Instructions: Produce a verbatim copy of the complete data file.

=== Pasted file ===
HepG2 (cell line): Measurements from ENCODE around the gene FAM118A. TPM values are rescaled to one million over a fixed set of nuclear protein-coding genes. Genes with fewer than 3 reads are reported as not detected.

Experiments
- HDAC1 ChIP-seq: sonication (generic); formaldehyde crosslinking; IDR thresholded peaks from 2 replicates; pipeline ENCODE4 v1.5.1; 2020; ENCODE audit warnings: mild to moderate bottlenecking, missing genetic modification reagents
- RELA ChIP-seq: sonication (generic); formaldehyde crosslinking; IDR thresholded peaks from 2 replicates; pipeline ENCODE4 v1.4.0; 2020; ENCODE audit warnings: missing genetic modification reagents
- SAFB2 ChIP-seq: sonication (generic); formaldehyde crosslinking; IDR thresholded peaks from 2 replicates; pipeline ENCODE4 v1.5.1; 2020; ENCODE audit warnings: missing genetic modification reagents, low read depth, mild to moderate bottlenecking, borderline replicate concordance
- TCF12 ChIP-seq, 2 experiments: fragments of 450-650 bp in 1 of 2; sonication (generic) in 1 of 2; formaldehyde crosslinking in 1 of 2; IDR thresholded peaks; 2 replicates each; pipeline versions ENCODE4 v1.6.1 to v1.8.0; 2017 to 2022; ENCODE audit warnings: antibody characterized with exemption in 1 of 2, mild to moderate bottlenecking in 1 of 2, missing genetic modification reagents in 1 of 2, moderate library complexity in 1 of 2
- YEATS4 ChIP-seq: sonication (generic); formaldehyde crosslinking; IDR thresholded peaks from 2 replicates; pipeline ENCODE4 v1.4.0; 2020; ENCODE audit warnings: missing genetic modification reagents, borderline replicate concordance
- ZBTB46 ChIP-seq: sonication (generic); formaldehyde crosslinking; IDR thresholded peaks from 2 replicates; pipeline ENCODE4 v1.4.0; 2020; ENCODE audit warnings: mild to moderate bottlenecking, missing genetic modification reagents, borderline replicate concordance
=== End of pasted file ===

HepG2 (cell line): Measurements from ENCODE around the gene FAM118A. TPM values are rescaled to one million over a fixed set of nuclear protein-coding genes. Genes with fewer than 3 reads are reported as not detected.

Experiments
- HDAC1 ChIP-seq: sonication (generic); formaldehyde crosslinking; IDR thresholded peaks from 2 replicates; pipeline ENCODE4 v1.5.1; 2020; ENCODE audit warnings: mild to moderate bottlenecking, missing genetic modification reagents
- RELA ChIP-seq: sonication (generic); formaldehyde crosslinking; IDR thresholded peaks from 2 replicates; pipeline ENCODE4 v1.4.0; 2020; ENCODE audit warnings: missing genetic modification reagents
- SAFB2 ChIP-seq: sonication (generic); formaldehyde crosslinking; IDR thresholded peaks from 2 replicates; pipeline ENCODE4 v1.5.1; 2020; ENCODE audit warnings: missing genetic modification reagents, low read depth, mild to moderate bottlenecking, borderline replicate concordance
- TCF12 ChIP-seq, 2 experiments: fragments of 450-650 bp in 1 of 2; sonication (generic) in 1 of 2; formaldehyde crosslinking in 1 of 2; IDR thresholded peaks; 2 replicates each; pipeline versions ENCODE4 v1.6.1 to v1.8.0; 2017 to 2022; ENCODE audit warnings: antibody characterized with exemption in 1 of 2, mild to moderate bottlenecking in 1 of 2, missing genetic modification reagents in 1 of 2, moderate library complexity in 1 of 2
- YEATS4 ChIP-seq: sonication (generic); formaldehyde crosslinking; IDR thresholded peaks from 2 replicates; pipeline ENCODE4 v1.4.0; 2020; ENCODE audit warnings: missing genetic modification reagents, borderline replicate concordance
- ZBTB46 ChIP-seq: sonication (generic); formaldehyde crosslinking; IDR thresholded peaks from 2 replicates; pipeline ENCODE4 v1.4.0; 2020; ENCODE audit warnings: mild to moderate bottlenecking, missing genetic modification reagents, borderline replicate concordance